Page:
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United States v. Ary

United States Court of Appeals, Fifth Circuit

June 14, 2018

UNITED STATES OF AMERICA, Plaintiff - Appellee,
v.
RONALD ERIC ARY, Defendant-Appellant.

          Appeal from the United States District Court for the Northern District of Texas

          Before ELROD, COSTA, and HO, Circuit Judges.

          JENNIFER WALKER ELROD, Circuit Judge.

         Ronald Ary appeals his sentence following a conviction for distributing a visual depiction of a minor engaged in sexually explicit conduct. He argues that the district court erred in determining that his Texas deferred adjudications qualify as prior convictions for the purpose of 18 U.S.C. § 2252(b)(1)'s sentencing enhancement and in sentencing him to a term of imprisonment that exceeded the statutory maximum term of imprisonment charged in his indictment. Because the district court did not err, we AFFIRM.

         I.

         Ary pleaded guilty to distributing a visual depiction of a minor engaged in sexually explicit conduct. Under 18 U.S.C. § 2252(b)(1), Ary was subject to a maximum term of imprisonment of 20 years unless he had a prior conviction involving the sexual exploitation of a minor. 18 U.S.C. § 2252(b)(1).

         The United States Probation Office prepared a presentence report, which noted that Ary had pleaded guilty in Texas state court to one charge of aggravated sexual assault and one charge of indecency with a child. For both offenses, Ary was granted deferred adjudication and placed on ten years of probation with a condition to serve 90 days of imprisonment.

         With a total offense level of 42 and a criminal history category of III, Ary's range was 360 months to life imprisonment under the United States Sentencing Guidelines. The presentence report explained that the applicable maximum term of imprisonment depended on whether Ary had any qualifying prior convictions for the sexual exploitation of children. See 18 U.S.C. § 2252(b)(1). Ordinarily, for an offense under § 2252, the statutory minimum term of imprisonment is 5 years, and the maximum term of imprisonment is 20 years. See § 2252(b)(1). However, if a defendant has a previous conviction for sexual exploitation under certain federal statutes or "under the laws of any State relating to aggravated sexual abuse, sexual abuse, or abusive sexual conduct involving a minor or ward, or the production, possession, receipt, mailing, sale, distribution, shipment, or transportation of child pornography, or sex trafficking of children, " the statutory minimum and maximum terms of imprisonment increase to 15 years and 40 years, respectively. 18 U.S.C. § 2252(b)(1).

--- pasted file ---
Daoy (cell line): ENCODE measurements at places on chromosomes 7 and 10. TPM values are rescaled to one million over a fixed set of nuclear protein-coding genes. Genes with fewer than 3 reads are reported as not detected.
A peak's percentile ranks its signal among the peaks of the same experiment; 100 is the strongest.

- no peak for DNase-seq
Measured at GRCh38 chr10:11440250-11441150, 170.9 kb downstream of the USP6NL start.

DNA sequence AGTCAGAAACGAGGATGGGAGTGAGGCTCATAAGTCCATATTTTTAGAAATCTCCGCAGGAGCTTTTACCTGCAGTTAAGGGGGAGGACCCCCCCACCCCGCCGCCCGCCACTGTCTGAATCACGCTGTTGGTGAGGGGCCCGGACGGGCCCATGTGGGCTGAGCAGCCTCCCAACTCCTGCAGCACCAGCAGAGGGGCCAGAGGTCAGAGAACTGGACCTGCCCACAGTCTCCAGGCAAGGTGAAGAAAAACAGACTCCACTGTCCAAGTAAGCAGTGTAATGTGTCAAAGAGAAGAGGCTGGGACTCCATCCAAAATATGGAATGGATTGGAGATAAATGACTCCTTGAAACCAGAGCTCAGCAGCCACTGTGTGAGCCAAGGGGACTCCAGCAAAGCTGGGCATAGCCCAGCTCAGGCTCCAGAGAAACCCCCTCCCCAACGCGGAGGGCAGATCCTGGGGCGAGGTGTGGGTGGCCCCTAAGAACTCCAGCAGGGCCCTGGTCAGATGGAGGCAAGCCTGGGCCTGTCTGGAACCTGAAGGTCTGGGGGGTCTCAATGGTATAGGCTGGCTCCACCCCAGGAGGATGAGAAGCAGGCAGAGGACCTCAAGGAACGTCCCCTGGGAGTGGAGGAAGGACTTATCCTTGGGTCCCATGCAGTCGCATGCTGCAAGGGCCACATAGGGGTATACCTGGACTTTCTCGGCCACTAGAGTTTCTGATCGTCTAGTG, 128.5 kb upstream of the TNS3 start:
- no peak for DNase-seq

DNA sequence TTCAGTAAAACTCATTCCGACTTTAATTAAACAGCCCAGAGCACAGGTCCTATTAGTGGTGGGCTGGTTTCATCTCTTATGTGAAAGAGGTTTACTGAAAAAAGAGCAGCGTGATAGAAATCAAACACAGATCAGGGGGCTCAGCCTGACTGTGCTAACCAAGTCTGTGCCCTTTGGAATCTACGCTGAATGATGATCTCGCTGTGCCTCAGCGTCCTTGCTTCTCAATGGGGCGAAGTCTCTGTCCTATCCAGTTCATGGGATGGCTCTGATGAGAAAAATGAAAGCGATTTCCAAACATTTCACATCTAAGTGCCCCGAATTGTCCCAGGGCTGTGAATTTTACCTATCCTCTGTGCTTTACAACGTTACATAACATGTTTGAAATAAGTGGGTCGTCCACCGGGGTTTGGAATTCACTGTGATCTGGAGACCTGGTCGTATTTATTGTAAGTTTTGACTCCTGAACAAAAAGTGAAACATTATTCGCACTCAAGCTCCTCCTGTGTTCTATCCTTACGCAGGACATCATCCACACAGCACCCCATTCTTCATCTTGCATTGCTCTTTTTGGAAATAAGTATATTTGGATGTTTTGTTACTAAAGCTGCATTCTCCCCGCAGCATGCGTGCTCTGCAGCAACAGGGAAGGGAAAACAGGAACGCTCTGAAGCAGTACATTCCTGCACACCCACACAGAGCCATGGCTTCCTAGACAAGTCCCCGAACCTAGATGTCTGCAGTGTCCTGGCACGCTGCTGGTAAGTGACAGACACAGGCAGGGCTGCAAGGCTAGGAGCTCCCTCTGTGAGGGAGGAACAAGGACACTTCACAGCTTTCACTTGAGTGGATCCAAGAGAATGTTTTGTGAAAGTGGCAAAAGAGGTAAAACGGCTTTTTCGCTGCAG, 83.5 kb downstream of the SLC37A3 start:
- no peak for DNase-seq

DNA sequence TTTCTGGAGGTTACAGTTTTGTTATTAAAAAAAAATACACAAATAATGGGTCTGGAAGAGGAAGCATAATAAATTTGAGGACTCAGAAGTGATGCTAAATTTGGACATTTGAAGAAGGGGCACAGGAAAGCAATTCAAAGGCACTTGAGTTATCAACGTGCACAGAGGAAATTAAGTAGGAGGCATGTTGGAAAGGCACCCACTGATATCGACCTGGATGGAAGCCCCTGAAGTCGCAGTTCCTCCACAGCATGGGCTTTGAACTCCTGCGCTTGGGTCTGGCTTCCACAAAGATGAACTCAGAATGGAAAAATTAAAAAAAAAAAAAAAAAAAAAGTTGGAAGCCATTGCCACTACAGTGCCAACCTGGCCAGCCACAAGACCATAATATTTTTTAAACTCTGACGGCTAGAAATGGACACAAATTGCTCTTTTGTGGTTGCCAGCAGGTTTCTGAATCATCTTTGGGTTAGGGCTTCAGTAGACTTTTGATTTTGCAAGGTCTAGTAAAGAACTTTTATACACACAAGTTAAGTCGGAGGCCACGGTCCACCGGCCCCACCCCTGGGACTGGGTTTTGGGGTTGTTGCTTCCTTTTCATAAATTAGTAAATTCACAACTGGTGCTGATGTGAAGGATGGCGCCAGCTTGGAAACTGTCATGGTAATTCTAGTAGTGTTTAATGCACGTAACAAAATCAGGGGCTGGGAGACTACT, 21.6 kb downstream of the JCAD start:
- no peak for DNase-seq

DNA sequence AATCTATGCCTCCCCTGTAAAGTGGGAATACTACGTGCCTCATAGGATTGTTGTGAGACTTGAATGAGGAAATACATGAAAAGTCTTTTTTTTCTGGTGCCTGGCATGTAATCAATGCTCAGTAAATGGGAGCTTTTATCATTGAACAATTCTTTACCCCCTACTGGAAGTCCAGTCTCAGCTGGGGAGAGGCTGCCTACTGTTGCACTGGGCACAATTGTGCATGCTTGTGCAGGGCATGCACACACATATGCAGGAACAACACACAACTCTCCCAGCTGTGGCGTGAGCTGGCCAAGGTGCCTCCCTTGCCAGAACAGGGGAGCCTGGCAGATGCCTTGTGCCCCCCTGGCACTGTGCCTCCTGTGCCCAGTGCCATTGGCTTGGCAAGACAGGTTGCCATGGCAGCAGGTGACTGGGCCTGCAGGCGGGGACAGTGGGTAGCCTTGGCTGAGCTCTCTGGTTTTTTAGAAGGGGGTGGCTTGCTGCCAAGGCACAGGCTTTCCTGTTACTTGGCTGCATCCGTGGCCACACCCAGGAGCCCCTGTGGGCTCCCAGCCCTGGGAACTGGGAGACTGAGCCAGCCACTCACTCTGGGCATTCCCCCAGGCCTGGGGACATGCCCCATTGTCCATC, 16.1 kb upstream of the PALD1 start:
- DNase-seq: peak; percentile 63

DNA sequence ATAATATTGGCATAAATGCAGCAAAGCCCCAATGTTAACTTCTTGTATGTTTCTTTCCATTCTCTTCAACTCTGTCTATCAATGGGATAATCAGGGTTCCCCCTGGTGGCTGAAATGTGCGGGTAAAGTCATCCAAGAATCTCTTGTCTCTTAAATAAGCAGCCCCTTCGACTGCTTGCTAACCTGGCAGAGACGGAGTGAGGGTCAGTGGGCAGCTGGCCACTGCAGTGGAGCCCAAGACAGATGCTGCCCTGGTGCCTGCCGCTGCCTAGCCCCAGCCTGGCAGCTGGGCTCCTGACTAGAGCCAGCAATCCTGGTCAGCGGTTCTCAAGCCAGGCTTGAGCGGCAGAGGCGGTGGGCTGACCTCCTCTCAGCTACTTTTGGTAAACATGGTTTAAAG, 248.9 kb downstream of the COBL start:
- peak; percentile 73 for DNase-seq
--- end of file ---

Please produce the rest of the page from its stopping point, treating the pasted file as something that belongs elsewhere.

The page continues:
The presentence report noted Ary's Guidelines range would be 360 to 480 months if the district court determined that he had a qualifying prior conviction.[1] If not, the Guidelines term of imprisonment would be 240 months.[2] Responding to the presentence report, the government argued that the enhanced statutory maximum term in § 2252(b)(1) should be applied in Ary's case because his deferred adjudications qualified as prior convictions. In his objections to the presentence report, inter alia, Ary argued that the enhanced statutory maximum term should not be used to calculate his Guidelines range because: (1) Texas deferred adjudications do not qualify as convictions for purposes of § 2252(b)(1); and (2) his prior convictions were not alleged in his indictment or admitted by him.

         The district court determined that Ary's deferred adjudications qualified as prior convictions and applied the enhanced minimum and maximum terms of imprisonment set forth in § 2252(b)(1). It sentenced Ary to 360 months of imprisonment and a life term of supervised release. Ary timely appealed.

         II.

         Because Ary preserved his arguments for appellate review, we review his claims de novo. See United States v. Hubbard, 480 F.3d 341, 344 (5th Cir. 2007).

         III.

         According to Ary, the district court erred in treating Ary's deferred adjudications as prior convictions because they are not convictions under § 2252(b)(1). Section 2252(b)(1) provides that a defendant who has a "prior conviction under . . . the laws of any State relating to aggravated sexual abuse, sexual abuse, or abusive sexual conduct involving a minor or ward, or the production, possession, receipt, mailing, sale, distribution, shipment, or transportation of child pornography, or sex trafficking of children" is subject to a term of imprisonment of at least 15 years but not more than 40 years. 18 U.S.C. § 2252(b)(1). "Conviction" is not defined for the purpose of the § 2252(b)(1) sentencing enhancement. See 18 U.S.C. ยง 2256. And ...


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